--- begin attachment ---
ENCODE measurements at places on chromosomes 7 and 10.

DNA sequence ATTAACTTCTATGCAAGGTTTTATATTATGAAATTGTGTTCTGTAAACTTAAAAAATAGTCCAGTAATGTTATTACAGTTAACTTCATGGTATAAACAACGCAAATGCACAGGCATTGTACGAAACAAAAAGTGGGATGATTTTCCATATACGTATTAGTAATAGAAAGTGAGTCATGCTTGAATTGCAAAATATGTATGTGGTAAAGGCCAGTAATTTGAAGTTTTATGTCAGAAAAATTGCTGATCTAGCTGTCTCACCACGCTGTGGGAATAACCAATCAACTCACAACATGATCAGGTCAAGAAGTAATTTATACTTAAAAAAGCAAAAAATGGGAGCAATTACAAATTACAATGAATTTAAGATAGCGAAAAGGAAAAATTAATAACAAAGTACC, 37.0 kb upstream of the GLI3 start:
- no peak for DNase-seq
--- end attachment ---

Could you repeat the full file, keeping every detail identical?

ENCODE measurements at places on chromosomes 7 and 10.

DNA sequence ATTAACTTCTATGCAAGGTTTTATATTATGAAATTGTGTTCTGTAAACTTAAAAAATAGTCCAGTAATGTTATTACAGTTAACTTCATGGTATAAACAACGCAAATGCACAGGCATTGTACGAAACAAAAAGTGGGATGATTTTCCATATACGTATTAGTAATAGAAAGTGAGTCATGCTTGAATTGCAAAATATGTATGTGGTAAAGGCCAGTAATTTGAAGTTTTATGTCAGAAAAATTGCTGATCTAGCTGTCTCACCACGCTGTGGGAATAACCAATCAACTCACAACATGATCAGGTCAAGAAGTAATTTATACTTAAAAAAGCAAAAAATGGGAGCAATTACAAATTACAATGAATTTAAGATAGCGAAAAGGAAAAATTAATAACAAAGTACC, 37.0 kb upstream of the GLI3 start:
- no peak for DNase-seq